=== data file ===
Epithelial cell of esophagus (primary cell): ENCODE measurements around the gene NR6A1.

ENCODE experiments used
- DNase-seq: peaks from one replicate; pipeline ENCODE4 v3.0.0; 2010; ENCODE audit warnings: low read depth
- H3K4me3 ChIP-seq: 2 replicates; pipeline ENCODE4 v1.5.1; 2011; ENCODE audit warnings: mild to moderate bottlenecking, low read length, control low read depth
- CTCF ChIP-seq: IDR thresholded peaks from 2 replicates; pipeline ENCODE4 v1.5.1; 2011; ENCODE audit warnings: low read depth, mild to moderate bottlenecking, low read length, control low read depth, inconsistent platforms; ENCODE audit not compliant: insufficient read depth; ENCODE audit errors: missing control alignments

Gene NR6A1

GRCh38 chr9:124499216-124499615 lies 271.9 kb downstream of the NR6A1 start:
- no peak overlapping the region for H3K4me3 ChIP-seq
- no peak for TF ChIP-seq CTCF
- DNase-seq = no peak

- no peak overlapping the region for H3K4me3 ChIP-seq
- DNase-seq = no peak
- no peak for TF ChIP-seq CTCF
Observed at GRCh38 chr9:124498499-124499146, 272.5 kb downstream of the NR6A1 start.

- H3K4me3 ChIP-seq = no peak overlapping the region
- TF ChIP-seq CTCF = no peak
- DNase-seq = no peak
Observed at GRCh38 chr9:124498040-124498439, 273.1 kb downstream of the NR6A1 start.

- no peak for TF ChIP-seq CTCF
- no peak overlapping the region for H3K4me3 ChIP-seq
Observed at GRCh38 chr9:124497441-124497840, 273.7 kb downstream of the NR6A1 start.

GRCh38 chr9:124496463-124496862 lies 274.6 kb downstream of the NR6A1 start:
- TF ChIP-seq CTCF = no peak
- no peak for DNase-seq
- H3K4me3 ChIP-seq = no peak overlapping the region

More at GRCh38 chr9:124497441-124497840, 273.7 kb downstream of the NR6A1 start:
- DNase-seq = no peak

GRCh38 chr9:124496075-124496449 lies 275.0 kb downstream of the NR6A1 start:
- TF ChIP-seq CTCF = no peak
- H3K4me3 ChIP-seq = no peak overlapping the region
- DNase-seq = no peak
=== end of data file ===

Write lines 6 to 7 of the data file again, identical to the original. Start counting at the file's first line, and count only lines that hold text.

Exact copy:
Gene NR6A1

GRCh38 chr9:124499216-124499615 lies 271.9 kb downstream of the NR6A1 start: